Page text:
Ambermarked birch leafminer

Insect type
  • Order: Hymenoptera
  • Family: Tenthredinidae
  • Latin: Profenusa thomsoni (Konow)
  • English: Ambermarked birch leafminer
  • French: Tenthrède mineuse de Thomson
Description

Distribution

Canada

Diet and feeding behavior

Phytophagous / Phyllophagous / Miner

Micro-habitat(s)

Leaf

Damage, symptoms and biology

The presence of small, light-coloured blotches on the upper surface of leaves in July and the browning of the foliage later in the season are characteristic of attacks by the ambermarked birch leafminer. Depending on the severity of the damage to the foliage, the weakened tree may become more susceptible to other insects, but generally does not die from attack by this leafminer.

The ambermarked birch leafminer has only one generation each year. The eggs are laid inside the leaf. On hatching, the larvae begin mining the leaves, feeding on the interior tissue, causing them to turn brown. When fully grown, they leave the mines, drop to the ground and construct cocoons in which they overwinter.

Comments

Long known in Europe, the ambermarked birch leafminer is probably an introduced species and, until 1955, it was confused with the birch leafminer in Canada. First reported in Quebec in 1959, this insect occurs throughout Canada.

The ambermarked birch leafminer prefers shaded or semi-shaded foliage on small trees. Open-growing ornamental birches are generally less susceptible to attack by this species.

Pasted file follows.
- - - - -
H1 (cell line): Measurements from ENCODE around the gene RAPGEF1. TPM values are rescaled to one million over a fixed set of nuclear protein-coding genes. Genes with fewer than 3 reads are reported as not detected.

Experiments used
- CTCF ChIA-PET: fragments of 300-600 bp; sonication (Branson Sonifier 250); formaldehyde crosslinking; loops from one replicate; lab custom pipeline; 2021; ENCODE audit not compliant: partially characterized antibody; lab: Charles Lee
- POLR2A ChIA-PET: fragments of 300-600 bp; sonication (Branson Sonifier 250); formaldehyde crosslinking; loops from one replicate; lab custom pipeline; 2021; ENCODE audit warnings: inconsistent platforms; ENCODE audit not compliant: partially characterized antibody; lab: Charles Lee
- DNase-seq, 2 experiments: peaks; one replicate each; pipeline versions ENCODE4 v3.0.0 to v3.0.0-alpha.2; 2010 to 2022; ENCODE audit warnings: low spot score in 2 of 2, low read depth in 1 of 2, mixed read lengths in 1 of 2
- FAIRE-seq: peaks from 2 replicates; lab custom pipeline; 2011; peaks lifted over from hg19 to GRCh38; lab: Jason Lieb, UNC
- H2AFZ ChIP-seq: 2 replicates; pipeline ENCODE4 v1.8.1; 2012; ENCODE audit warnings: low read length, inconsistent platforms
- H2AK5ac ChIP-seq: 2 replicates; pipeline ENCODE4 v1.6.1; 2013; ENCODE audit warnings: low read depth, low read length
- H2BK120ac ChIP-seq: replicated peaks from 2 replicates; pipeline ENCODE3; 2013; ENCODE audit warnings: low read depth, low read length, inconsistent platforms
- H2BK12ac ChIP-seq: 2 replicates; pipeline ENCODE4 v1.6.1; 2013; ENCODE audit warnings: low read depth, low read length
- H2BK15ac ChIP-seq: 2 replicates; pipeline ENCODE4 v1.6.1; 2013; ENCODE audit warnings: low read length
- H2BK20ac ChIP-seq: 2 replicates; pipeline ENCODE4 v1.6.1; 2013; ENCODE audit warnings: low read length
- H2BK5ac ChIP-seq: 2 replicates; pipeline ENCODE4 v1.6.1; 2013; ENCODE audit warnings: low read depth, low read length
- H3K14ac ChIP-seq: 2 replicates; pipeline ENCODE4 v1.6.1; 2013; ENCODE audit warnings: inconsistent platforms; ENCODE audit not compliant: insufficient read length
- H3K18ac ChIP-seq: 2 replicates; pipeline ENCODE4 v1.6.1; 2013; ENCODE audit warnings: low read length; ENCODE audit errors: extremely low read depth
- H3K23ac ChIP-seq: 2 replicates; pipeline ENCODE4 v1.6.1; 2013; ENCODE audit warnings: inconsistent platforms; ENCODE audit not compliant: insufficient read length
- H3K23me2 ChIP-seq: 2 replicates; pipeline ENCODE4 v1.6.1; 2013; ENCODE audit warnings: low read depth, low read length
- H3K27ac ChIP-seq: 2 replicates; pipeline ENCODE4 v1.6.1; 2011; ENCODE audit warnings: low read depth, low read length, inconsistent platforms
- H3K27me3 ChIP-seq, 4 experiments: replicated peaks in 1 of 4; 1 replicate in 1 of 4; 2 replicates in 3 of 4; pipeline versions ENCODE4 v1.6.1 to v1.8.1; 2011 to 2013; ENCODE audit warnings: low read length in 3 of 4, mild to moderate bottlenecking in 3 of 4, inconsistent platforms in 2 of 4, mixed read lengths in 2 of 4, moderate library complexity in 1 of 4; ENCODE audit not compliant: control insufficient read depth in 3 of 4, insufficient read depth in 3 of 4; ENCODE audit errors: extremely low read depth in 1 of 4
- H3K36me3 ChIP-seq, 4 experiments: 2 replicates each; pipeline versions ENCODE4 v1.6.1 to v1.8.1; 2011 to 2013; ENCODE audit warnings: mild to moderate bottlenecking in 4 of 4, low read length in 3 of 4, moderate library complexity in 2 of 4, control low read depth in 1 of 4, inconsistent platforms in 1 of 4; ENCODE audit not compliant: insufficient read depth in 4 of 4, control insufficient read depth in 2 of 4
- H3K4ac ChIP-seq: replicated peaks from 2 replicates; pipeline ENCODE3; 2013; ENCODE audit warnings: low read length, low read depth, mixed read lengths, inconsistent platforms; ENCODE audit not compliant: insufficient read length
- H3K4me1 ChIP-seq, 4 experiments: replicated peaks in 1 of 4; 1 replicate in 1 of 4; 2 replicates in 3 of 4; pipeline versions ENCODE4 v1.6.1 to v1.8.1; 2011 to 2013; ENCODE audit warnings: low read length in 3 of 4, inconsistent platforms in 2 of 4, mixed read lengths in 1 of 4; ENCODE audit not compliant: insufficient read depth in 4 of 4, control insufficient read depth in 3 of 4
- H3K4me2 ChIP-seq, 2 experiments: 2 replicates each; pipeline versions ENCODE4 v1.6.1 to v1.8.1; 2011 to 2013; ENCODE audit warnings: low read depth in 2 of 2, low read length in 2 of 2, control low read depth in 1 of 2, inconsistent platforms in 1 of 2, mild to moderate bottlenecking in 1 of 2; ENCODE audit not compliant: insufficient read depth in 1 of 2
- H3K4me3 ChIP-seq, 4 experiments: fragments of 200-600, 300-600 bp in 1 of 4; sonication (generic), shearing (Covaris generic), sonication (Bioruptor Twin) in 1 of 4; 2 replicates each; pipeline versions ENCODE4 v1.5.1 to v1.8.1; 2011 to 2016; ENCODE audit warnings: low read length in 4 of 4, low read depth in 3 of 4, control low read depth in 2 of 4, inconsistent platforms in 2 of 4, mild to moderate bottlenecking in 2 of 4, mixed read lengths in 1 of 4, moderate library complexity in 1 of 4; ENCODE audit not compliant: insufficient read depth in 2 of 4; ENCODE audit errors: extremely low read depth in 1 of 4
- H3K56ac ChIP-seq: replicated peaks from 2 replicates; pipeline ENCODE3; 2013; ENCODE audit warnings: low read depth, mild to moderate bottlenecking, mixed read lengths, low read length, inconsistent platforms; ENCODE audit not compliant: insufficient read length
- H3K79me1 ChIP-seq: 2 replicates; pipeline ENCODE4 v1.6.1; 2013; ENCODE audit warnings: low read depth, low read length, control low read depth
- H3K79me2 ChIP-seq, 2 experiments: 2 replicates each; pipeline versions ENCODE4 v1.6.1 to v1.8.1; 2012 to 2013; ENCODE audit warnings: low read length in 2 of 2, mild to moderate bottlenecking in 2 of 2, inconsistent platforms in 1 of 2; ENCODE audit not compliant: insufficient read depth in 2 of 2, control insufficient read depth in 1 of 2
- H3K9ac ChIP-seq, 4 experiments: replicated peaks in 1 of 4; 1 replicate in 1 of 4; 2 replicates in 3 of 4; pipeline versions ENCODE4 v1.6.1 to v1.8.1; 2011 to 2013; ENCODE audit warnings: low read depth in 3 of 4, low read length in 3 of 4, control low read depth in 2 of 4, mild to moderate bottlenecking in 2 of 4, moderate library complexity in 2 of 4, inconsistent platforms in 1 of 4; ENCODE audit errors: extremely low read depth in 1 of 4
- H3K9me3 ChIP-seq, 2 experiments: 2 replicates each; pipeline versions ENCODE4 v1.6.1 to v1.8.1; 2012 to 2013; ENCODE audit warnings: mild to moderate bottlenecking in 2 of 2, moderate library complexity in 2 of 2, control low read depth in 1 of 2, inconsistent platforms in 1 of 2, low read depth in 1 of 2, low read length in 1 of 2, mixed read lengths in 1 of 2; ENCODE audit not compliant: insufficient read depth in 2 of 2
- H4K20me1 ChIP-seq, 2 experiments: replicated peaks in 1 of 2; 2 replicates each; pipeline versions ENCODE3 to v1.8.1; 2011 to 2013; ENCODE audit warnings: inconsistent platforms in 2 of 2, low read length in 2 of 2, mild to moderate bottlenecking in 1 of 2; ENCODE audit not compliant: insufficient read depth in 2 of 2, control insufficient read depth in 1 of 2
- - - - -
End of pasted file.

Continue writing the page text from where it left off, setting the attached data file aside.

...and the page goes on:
Large numbers of larvae in mined leaves result in a shortage of food, which quickly puts an end to an infestation. Because the damage occurs late in the season and because even a severe infestation seldom lasts more than one year, control measures are generally unnecessary.

Information on host(s)

Main Host(s)

Grey birch, white birch, yellow birch

Photos
  • Profenusa thomsoni (Konow)

    White birch stand severely damaged

  • Profenusa thomsoni (Konow)

    Eggs inserted under the epidermal layer of the upper side of the leaf

  • Profenusa thomsoni (Konow)

    Tunnels on white birch leaves

  • Profenusa thomsoni (Konow)

    Tunnel opened to show ventral side of larva (length: 7 mm)

  • Profenusa thomsoni (Konow)

    Tunnel containing several larvae

  • Profenusa thomsoni (Konow)

    Adult at rest

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